In 1971, he became the chairman of the militant writers’ organization Panulat para sa Kaunlaran ng Sambayanan (PAKSA). He also became adviser of the progressive poets’ group Galian sa Arte at Tula (GAT) upon its establishment in 1973.

Dr. Lumbera has also gone to prison for his beliefs. His involvement in cause-oriented writers’ organizations led to his arrest and incarceration in 1974. When he was released, he continued his involvement in the people’s movement. In a tribute written by different artist groups in 2006 when he was made National Artist, it was written that Dr. Lumbera “has absolutely no record of compromising the causes he has espoused for personal or professional gain, unlike some of those who received or were considered for the National Artist Award ahead of him.”

Protest Literature and Facebook

According to Dr. Lumbera, protest literature is not what the public generally understands it to be – writings about rallies or strikes. “It’s not always about parroting activists in the streets. It’s about making insightful comments on what is happening in society, criticizing injustice and proposing alternatives. It can take different forms – poetry, short stories, novels, stage plays, street performances, musicals.”


Dr. Lumbera admits that protest literature is not as widespread as it was in the 1970s, and he blames the neoliberal orientation of education in the country. This, he said, is also to blame for the deteriorating quality of education in the Philippines, prohibiting the establishment of an independent, nationalist, mass-oriented, scientific education that will help Filipinos bring true progress to the country.

[quote_center]Only through non-commercial means can protest literature in the Philippines be propagated[/quote_center]

“For instance, what kind of literature is popular among the youth of today? The kind that commercial publishers want to sell, materials that can be easily fed to the people without nourishing their brains or their hearts. Protest literature should be disseminated, but we cannot depend on local publishers to allow this kind of writing. We can only rely on school organs, community newspapers, manifestos produced by grassroots organizations advocating economic freedom – they will be the ones who will propagate this, as was the case during martial law. Only through non-commercial means can protest literature in the Philippines be propagated,” he explained.

But what about in other countries where protest literature has a wider following?

“Well, to begin with, writers of protest literature in other countries write for an educated public. When we talk about protest literature in the Philippines, we refer to an audience of workers, farmers. They have no access to literature or time to read. What is primary is for them to earn the day’s livelihood,” he said.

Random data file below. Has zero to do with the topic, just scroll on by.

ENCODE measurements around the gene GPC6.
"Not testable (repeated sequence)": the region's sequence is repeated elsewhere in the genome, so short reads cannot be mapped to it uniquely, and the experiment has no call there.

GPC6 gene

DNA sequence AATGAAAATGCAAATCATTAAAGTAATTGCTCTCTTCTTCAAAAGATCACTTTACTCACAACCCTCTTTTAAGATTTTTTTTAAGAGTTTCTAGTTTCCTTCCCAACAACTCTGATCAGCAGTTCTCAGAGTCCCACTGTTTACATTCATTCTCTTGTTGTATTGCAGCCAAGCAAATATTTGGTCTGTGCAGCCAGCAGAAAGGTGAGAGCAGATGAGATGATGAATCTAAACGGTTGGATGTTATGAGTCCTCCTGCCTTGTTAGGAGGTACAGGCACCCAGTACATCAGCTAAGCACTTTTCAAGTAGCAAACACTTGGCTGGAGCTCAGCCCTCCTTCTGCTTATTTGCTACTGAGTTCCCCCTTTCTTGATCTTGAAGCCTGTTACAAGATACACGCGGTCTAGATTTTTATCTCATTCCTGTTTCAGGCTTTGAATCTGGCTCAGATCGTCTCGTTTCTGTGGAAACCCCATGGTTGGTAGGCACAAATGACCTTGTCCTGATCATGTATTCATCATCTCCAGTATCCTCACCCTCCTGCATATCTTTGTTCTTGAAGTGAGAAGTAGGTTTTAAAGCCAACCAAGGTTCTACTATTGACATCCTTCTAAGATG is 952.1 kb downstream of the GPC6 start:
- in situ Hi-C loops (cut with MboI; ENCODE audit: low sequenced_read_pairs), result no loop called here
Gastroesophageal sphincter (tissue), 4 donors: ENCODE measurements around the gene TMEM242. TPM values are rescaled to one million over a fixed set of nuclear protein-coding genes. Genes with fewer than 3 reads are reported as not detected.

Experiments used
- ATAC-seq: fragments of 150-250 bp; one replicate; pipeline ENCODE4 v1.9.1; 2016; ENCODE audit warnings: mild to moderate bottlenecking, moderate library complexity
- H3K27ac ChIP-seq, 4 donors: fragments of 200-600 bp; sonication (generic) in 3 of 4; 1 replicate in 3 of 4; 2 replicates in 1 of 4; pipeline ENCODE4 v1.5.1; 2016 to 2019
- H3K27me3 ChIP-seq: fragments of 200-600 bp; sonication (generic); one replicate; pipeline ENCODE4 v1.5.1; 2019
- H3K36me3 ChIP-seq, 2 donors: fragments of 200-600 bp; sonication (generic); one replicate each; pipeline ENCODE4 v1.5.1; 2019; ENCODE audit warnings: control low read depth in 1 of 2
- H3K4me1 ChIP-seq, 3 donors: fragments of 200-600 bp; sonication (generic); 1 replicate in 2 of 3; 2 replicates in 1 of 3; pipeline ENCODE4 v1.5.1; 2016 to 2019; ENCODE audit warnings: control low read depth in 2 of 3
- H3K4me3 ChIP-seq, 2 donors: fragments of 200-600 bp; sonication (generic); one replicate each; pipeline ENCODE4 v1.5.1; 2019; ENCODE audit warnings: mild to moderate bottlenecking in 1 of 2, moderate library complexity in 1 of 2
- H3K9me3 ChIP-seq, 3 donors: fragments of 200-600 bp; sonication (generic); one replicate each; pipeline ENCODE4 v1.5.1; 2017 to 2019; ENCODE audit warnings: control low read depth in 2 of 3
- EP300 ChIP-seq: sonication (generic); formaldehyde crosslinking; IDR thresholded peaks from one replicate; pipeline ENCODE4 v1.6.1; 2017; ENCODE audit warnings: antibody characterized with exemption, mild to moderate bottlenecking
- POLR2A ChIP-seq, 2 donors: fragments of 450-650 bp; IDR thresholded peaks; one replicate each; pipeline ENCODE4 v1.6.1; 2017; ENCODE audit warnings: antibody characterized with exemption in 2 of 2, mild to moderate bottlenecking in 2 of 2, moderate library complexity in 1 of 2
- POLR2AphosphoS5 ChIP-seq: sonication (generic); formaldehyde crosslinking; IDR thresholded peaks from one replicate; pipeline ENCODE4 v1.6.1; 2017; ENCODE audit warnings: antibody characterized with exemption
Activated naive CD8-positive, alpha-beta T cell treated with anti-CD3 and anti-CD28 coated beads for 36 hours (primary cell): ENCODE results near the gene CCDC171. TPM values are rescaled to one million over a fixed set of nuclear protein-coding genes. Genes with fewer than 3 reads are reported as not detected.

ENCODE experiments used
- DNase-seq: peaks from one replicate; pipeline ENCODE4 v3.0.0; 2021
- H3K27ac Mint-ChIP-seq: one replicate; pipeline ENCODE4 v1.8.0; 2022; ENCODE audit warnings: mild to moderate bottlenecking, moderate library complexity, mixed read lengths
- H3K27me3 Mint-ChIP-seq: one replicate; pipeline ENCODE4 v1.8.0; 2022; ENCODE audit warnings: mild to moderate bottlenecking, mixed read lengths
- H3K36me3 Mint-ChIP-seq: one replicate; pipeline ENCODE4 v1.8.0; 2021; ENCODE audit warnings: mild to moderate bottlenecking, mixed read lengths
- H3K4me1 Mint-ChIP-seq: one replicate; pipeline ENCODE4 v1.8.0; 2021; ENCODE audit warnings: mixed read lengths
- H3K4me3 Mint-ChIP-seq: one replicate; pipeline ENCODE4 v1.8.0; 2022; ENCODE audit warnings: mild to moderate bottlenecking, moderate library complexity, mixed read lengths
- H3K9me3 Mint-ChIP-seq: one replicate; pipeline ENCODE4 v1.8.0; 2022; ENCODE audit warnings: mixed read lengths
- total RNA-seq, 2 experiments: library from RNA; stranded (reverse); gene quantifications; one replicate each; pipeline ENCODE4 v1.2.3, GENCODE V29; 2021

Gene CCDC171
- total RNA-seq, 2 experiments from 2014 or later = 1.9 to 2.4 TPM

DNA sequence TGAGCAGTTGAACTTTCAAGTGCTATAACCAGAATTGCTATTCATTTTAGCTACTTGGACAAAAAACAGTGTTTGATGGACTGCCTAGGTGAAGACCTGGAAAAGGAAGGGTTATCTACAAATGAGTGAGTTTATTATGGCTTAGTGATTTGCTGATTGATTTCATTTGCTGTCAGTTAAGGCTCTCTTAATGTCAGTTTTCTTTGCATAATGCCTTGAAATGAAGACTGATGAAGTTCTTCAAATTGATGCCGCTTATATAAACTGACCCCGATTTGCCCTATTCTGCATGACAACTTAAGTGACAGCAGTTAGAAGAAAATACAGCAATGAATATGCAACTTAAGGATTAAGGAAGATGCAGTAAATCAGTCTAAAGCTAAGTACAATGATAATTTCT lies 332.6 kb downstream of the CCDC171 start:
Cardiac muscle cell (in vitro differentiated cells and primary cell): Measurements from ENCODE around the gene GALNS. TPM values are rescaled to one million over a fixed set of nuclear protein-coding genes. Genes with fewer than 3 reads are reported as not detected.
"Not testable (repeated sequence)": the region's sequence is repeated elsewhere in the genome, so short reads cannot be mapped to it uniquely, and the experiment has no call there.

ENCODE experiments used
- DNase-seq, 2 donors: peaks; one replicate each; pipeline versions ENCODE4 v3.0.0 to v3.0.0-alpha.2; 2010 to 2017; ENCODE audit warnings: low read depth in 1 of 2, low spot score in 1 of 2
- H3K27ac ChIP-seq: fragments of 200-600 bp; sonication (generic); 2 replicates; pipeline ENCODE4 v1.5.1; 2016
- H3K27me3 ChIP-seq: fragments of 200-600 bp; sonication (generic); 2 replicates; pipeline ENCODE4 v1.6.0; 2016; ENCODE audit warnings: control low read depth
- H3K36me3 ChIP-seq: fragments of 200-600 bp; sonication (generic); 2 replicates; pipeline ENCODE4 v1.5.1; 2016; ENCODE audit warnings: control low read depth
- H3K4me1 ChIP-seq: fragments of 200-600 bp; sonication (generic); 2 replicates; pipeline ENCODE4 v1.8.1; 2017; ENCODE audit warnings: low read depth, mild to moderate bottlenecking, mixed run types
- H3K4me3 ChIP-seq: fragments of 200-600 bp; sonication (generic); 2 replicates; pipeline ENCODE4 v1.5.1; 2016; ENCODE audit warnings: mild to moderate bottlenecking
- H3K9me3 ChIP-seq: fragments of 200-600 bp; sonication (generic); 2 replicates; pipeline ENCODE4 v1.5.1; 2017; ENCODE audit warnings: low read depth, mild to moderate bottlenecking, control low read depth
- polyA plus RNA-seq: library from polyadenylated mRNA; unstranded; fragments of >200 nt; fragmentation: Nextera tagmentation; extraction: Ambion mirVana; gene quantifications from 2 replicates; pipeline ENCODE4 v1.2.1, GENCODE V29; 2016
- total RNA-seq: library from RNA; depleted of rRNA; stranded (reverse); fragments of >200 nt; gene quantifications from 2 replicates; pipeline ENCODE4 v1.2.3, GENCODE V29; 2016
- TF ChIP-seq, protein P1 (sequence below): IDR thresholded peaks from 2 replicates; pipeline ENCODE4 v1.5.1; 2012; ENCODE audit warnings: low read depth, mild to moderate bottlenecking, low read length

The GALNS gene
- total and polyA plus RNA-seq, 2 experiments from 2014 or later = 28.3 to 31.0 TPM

To whom else should writers of protest literature address their works then?

“We should write for students. Particularly college students because they are reaching the age of maturity. This is why Filipino is important in college. The activist writers – social activists — we want to encourage are college level. They are approaching maturity. They will respond to what they learn about Filipino in society in time.”

Dr. Lumbera insists that how Filipinos think and take action is greatly influenced by language we use and learn in.

“Language is very important when we want to reach the greatest number of people with our messages of outrage, dissent against social ills. Regarding social media, they have yet to be used to disseminate materials in Filipino, but they’re being used to spread materials in English. Mas bukas ang social media for what is written in English. Knowing that those who have access to computers, gadgets, are people who not only educated but also economically well-off., social media is not being used to promote the Filipino language as a medium of identity, of patriotism, and a means to disseminate ideas that will encourage social change”.

His advice? Activist writers, bloggers should write their blogs in Filipinos. Writers can make the political decision to create works in Filipino, and to write about what prevents the Philippines from being a genuine democracy. He then names a few organizations of writers in Filipino.

[quote_center]Kilometer 64 is a good organization that has been able to assemble quite a number of writers, poets, young people with very clear political leanings[/quote_center]

“Kilometer 64 is a good organization that has been able to assemble quite a number of writers, poets, young people with very clear political leanings. For them, form is not paramount. Form can be learned, structure can be learned and they are very important, but content that has substance is harder to develop,” he said.

Another organization of writers that promotes “literatura ng pakikisangkot” (literature that involves itself in society) is Kataga, headed by multi-awarded poet and University of the Philippines Filipino Department professor in Reuel Molina Aguila. The six-year old organization now boasts of chapters in the National Capital Region, Southern Tagalog, Central Luzon and Northern Luzon, and writers from the ranks of students, high school teachers and university professors comprise its ranks.

Dr. Bien Lumbera also names writers Jun Cruz Reyes and Elmer Ordonez as “influential” writers in Filipino. “Elmer writes very powerful pieces,” he said. He then cites former political prisoners, poets and performance artists Ericson Acosta and Axel as effective writers of protest literature.

So in the end, is politics a valid topic for literature?

“Of course! Literature is open to all topics and issues, and politics as a subject of literature is as valid if not more so. The idea that politics is not a topic for literature can only be the product of minds that are alienated from the social milieu.

[quote_center]It is writing about your country, its history, its culture, and what will inspire Filipinos to use their inherent power to free themselves from poverty and exploitation[/quote_center]

“It’s true that politics gives problems to a writer. To free the writer from politics is to allow the writer to do anything with his writing skill. But what of the responsibility of artists to create for society, to contribute to meaningful change? ‘Good’ writing is so much more than form. It is more importantly about content,” he said. “It is writing about your country, its history, its culture, and what will inspire Filipinos to use their inherent power to free themselves from poverty and exploitation.”